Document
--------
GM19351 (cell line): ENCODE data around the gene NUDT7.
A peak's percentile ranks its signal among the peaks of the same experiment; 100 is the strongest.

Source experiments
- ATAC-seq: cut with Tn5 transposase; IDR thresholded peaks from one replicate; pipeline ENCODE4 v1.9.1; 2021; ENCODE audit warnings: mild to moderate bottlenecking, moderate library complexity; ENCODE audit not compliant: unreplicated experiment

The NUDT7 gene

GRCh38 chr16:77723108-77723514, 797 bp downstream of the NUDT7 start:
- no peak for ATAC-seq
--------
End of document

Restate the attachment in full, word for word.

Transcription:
GM19351 (cell line): ENCODE data around the gene NUDT7.
A peak's percentile ranks its signal among the peaks of the same experiment; 100 is the strongest.

Source experiments
- ATAC-seq: cut with Tn5 transposase; IDR thresholded peaks from one replicate; pipeline ENCODE4 v1.9.1; 2021; ENCODE audit warnings: mild to moderate bottlenecking, moderate library complexity; ENCODE audit not compliant: unreplicated experiment

The NUDT7 gene

GRCh38 chr16:77723108-77723514, 797 bp downstream of the NUDT7 start:
- no peak for ATAC-seq